British grandmother Lindsay Sandiford has lost her appeal against her death sentence in Bali for drug trafficking, a Bali High Court spokesman told the BBC.
The 56-year-old from Teeside, was arrested on £1.7m drugs charges in Bali.
Prosecution lawyers asked for her to serve a 15-year sentence, but a panel of judges, headed by Amser Simanjuntak, concluded that Sandiford had damaged the image of Bali as a tourism destination and weakened the government's programme of drug annihilation.
She was sentenced to death in January.
Having exhausted her family’s finances to pay for a trial lawyer, Sandiford had no money to pay for an appeal, and the expenses of an appeal trial lawyer were raised via a Just Giving page from the British public.
Sandiford could now submit a final appeal to the Supreme Court, but after that, only the president can grant his clemency. It is a process which could take years.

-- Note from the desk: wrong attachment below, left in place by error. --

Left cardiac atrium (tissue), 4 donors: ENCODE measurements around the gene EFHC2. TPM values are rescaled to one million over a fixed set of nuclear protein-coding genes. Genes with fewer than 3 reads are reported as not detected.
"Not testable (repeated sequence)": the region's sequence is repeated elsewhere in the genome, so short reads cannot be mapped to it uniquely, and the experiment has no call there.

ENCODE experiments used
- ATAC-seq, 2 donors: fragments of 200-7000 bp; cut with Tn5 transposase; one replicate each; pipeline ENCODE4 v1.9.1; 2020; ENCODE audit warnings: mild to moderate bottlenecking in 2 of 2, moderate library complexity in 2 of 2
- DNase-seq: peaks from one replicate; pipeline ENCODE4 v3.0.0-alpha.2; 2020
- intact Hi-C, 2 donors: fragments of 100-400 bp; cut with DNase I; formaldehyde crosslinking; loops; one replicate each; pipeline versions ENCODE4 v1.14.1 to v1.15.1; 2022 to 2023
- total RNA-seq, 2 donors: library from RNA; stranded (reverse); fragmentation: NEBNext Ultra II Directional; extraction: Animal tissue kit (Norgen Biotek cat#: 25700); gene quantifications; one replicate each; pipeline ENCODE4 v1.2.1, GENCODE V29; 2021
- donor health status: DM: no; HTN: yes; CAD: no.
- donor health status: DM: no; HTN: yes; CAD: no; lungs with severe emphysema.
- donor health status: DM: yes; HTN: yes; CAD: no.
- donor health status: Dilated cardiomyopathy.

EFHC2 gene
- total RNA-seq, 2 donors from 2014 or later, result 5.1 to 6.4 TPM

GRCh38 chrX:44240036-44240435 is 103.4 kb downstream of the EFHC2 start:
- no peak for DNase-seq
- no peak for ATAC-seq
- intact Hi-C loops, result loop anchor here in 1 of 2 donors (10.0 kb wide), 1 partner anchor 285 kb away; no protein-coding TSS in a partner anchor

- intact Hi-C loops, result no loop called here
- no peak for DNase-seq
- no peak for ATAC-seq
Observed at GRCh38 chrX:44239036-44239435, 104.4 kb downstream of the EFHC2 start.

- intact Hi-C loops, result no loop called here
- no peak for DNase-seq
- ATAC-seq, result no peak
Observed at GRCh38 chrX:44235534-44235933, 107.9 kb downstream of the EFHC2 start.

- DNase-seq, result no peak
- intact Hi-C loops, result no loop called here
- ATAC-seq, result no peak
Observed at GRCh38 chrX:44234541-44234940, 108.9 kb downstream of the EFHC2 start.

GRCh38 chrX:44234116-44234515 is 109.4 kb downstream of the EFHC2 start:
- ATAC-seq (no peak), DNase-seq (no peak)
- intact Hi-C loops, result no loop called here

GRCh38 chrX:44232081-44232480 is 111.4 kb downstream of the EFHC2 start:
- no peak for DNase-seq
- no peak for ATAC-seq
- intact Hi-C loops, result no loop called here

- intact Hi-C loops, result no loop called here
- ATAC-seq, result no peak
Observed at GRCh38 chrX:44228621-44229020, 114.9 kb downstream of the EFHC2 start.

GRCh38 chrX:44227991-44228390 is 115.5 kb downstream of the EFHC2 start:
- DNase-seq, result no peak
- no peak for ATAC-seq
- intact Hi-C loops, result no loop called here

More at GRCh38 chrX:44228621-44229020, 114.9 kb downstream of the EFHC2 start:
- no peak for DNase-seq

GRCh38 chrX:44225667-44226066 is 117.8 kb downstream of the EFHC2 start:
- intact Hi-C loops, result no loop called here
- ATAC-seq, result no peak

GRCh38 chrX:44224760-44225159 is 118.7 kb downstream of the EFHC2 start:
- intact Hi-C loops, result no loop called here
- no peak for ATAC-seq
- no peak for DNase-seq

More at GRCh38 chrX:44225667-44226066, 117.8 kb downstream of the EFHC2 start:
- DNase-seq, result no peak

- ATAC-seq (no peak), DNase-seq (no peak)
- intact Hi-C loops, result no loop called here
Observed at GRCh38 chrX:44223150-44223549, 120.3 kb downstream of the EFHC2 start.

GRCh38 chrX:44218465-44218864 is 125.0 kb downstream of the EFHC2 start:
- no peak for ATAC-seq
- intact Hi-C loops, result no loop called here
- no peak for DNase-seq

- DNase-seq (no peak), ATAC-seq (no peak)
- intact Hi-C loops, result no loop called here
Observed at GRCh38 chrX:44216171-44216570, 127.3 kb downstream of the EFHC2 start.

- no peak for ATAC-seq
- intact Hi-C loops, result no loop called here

Indonesia has not executed anyone since 2008 but has announced plans to resume executions this year.
There are approximately 100 people on death row in the country, of whom 41 are foreign nationals, most of whom have been convicted of drug crimes, according to a March 2012 report by Australia's Lowy Institute for International Policy.
Five foreigners have been executed since 1998, all for drug crimes, according to the institute.
The penalty is only given for murder, terrorism and drug trafficking.
Indonesia executes its prisoners by firing squad, with the condemned taken to a field and order to stand in front of 12 gunman, who each take a shot with a rifle.